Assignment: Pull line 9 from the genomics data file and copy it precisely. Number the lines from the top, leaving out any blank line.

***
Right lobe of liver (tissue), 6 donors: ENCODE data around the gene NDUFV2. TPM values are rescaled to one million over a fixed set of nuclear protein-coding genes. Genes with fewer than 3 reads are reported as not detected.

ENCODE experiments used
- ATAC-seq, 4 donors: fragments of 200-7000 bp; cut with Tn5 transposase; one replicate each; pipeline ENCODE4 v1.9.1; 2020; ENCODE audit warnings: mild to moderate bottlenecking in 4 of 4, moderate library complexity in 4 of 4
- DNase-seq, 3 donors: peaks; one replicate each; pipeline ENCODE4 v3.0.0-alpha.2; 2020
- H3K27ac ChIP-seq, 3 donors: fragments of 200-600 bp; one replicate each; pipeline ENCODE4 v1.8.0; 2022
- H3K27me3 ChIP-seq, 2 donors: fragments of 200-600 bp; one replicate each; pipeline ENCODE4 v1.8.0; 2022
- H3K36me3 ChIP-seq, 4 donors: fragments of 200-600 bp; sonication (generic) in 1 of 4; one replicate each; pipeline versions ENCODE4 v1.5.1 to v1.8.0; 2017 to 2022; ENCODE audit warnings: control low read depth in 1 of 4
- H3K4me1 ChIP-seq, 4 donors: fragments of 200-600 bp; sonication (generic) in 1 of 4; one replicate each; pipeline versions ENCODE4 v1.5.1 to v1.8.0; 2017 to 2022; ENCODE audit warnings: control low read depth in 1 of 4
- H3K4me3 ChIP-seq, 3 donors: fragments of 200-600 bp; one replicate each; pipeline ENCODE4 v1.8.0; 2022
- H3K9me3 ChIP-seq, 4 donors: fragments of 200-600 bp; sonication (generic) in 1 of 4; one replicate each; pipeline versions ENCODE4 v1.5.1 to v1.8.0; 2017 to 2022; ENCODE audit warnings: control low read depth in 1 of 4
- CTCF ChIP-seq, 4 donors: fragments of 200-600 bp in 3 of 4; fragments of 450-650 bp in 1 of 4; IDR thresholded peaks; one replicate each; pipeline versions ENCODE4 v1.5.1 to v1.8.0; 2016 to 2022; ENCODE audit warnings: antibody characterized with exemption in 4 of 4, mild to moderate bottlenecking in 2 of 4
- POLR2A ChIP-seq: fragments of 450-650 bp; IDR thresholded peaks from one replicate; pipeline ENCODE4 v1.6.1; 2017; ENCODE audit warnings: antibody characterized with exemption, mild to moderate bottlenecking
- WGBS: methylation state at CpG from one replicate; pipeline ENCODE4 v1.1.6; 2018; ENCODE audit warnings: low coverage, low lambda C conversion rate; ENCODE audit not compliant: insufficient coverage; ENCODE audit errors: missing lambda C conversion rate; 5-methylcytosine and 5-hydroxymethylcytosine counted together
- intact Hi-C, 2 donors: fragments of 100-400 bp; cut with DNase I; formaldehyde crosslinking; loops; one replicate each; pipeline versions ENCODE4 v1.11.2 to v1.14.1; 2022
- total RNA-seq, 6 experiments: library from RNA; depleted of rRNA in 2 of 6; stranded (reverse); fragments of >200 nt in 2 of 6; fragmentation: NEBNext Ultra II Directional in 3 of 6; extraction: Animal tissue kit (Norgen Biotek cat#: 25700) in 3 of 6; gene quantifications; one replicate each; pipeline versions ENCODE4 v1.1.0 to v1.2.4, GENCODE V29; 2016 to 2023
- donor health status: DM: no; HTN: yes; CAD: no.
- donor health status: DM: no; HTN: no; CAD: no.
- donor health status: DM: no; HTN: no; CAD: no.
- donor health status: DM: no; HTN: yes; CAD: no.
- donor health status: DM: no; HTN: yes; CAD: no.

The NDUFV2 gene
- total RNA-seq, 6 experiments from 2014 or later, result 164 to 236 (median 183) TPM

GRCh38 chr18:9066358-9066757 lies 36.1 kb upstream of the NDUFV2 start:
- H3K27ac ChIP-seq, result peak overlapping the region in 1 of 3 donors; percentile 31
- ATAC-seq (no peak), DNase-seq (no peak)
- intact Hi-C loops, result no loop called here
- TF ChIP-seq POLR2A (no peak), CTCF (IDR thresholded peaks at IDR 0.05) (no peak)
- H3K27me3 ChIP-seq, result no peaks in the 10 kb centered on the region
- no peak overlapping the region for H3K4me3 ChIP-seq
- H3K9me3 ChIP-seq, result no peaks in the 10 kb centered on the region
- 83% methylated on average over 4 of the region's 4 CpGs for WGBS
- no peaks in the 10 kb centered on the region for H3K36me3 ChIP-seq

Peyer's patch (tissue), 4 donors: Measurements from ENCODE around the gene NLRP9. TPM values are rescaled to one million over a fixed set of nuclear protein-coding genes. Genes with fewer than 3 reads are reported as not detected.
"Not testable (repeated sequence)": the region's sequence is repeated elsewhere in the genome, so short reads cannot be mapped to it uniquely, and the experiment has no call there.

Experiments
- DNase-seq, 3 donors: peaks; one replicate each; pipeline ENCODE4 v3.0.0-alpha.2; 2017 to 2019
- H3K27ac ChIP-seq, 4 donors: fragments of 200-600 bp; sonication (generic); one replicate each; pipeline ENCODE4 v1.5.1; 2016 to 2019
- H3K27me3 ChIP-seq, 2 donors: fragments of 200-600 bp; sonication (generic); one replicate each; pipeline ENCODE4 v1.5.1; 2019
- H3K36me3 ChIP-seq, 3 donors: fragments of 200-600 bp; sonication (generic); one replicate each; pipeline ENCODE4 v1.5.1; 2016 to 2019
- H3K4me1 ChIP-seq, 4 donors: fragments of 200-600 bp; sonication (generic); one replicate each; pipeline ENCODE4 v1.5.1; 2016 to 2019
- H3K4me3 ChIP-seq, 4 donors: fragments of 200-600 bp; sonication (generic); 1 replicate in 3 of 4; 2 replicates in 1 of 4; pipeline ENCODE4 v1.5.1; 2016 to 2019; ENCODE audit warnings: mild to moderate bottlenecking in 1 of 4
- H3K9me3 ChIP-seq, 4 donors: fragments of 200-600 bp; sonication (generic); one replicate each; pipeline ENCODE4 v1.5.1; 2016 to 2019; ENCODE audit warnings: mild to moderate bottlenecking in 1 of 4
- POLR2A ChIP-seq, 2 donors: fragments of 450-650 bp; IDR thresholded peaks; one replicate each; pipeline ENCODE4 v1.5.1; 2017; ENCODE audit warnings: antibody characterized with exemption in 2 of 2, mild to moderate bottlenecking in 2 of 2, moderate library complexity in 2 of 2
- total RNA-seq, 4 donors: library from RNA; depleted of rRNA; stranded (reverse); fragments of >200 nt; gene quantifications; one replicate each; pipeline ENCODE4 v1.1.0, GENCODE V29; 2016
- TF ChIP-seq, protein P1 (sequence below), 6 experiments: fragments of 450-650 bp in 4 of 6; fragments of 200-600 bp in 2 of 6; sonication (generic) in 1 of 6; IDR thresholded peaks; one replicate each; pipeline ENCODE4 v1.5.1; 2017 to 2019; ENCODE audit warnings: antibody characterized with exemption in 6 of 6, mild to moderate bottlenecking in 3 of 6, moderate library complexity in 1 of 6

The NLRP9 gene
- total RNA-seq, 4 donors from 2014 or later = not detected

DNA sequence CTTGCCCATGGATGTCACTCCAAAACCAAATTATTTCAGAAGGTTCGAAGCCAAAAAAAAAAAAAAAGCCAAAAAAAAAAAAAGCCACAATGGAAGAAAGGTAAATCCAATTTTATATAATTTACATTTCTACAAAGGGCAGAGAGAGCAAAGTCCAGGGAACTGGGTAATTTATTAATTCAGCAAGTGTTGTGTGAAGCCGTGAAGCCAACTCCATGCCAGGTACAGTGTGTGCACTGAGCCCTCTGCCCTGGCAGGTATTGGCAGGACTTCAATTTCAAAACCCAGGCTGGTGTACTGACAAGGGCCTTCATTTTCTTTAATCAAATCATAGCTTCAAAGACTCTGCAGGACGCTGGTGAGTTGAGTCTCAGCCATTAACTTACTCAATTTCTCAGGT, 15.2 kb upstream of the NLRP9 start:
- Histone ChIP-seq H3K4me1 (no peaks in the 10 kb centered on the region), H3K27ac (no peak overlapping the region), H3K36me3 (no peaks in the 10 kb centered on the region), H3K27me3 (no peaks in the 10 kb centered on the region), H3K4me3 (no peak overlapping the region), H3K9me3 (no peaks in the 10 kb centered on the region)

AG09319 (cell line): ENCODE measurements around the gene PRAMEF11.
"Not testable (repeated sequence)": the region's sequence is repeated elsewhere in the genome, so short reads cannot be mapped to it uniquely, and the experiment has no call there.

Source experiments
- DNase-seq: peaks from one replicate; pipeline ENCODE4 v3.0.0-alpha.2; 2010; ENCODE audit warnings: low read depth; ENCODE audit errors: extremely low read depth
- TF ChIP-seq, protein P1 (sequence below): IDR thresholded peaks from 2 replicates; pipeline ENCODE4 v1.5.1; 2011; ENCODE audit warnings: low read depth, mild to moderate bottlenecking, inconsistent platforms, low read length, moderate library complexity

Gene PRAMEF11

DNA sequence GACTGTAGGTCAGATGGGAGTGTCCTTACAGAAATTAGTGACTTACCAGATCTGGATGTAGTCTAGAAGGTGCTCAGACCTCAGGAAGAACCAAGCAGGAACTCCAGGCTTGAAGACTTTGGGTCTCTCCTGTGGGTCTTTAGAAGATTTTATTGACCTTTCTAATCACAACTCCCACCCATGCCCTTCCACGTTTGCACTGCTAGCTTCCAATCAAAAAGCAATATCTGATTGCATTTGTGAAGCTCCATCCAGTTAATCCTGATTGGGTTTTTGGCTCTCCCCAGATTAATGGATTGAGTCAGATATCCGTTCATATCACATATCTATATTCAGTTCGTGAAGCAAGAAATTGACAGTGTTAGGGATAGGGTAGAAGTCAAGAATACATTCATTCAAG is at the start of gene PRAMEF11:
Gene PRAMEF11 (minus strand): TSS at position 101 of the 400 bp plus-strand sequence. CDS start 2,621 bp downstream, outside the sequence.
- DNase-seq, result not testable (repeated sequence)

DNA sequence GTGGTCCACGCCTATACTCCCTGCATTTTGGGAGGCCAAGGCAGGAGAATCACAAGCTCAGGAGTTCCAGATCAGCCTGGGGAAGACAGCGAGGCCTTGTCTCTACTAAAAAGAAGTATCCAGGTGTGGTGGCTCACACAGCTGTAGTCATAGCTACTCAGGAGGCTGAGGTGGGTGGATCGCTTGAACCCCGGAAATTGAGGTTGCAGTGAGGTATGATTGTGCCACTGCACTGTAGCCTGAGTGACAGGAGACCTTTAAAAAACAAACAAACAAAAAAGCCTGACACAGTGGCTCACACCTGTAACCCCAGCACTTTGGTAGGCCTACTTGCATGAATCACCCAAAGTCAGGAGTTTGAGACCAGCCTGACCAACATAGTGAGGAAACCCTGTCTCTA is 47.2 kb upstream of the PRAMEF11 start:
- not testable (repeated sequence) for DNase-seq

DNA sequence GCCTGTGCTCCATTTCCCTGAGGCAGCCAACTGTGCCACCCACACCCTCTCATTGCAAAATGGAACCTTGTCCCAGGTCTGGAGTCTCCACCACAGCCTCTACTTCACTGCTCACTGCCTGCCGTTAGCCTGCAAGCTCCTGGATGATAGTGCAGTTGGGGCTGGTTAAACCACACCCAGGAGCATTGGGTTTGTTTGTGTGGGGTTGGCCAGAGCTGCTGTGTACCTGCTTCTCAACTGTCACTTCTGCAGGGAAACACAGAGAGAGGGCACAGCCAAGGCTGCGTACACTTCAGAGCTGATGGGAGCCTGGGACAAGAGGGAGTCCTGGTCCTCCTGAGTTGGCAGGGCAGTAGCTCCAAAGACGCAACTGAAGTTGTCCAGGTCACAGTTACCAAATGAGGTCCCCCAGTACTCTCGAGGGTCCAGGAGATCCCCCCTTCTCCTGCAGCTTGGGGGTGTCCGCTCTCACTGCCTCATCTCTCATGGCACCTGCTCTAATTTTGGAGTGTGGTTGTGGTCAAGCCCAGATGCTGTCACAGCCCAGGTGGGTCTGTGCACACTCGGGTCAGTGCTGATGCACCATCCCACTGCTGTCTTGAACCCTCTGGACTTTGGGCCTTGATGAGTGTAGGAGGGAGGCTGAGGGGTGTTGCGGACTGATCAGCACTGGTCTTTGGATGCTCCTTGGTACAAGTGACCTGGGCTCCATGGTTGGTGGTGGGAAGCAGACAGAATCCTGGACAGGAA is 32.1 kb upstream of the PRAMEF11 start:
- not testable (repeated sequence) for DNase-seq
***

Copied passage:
- H3K4me3 ChIP-seq, 3 donors: fragments of 200-600 bp; one replicate each; pipeline ENCODE4 v1.8.0; 2022